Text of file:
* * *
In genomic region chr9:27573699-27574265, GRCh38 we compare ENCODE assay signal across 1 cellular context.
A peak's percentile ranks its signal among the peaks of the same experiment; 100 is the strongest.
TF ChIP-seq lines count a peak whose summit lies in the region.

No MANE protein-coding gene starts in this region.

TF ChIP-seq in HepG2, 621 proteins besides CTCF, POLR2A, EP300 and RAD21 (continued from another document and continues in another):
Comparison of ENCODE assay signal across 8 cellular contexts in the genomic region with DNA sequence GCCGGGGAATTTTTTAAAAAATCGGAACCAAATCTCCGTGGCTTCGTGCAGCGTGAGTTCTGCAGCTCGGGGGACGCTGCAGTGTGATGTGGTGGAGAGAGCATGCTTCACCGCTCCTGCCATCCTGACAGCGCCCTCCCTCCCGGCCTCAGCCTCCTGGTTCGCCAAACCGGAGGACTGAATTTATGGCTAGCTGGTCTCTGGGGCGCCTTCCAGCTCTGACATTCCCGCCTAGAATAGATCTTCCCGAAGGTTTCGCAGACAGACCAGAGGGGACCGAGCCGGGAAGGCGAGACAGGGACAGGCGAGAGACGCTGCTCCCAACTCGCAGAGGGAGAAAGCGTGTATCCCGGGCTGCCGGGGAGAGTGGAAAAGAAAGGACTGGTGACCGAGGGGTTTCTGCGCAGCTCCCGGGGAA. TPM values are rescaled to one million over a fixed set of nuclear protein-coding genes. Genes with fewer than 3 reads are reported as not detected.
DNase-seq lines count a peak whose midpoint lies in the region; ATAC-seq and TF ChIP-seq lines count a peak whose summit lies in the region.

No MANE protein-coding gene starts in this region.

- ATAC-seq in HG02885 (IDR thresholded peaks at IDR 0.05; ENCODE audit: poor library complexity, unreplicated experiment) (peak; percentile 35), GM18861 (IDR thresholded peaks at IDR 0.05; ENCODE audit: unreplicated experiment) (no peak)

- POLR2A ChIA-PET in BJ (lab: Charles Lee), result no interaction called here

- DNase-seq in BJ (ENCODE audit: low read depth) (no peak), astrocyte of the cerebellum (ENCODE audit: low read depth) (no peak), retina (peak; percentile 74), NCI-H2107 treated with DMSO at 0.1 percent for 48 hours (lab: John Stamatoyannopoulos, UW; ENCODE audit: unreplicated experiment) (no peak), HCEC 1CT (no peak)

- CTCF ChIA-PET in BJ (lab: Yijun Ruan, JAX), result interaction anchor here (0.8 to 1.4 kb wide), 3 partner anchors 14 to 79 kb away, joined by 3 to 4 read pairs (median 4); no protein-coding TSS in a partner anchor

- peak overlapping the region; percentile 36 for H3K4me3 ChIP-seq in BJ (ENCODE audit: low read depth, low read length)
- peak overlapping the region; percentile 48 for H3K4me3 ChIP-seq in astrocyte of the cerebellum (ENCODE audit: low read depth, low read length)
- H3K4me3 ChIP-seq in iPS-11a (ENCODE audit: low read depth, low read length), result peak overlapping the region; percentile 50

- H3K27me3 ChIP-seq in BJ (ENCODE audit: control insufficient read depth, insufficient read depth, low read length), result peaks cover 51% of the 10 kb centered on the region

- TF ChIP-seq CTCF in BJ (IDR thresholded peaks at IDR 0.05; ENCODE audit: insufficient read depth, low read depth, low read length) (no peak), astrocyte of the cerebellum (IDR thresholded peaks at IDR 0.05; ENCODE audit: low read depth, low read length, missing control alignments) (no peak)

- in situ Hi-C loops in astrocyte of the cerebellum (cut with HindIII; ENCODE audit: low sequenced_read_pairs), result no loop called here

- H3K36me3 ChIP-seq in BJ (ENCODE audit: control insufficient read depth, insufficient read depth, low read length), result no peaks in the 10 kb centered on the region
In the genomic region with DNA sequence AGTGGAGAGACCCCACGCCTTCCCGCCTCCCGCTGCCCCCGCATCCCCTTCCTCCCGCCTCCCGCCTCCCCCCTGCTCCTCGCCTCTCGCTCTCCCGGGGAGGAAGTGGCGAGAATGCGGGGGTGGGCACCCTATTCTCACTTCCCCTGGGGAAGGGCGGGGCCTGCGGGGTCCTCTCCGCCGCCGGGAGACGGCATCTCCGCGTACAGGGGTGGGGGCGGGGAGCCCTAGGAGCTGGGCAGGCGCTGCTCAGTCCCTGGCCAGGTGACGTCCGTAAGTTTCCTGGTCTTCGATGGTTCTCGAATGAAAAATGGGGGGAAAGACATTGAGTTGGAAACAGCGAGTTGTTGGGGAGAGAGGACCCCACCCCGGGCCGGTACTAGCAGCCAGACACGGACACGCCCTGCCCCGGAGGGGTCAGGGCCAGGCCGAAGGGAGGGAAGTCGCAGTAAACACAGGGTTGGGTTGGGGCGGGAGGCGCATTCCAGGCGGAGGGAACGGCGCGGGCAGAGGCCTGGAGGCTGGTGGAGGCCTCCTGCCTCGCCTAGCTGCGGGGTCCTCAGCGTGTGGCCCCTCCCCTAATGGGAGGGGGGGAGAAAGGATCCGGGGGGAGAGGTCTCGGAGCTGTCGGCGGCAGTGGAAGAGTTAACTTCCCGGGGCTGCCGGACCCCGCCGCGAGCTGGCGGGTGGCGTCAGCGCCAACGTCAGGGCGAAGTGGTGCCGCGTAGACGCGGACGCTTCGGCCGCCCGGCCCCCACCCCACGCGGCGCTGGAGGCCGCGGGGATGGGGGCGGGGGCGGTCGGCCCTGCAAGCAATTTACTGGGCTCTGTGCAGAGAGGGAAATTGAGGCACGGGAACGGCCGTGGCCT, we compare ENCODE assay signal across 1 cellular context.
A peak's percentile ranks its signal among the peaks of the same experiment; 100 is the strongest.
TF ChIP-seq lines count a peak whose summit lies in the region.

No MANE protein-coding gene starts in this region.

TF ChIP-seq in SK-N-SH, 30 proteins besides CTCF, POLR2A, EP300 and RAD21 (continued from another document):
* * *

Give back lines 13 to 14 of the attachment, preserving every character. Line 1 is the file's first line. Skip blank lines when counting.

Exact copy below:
- peak overlapping the region; percentile 36 for H3K4me3 ChIP-seq in BJ (ENCODE audit: low read depth, low read length)
- peak overlapping the region; percentile 48 for H3K4me3 ChIP-seq in astrocyte of the cerebellum (ENCODE audit: low read depth, low read length)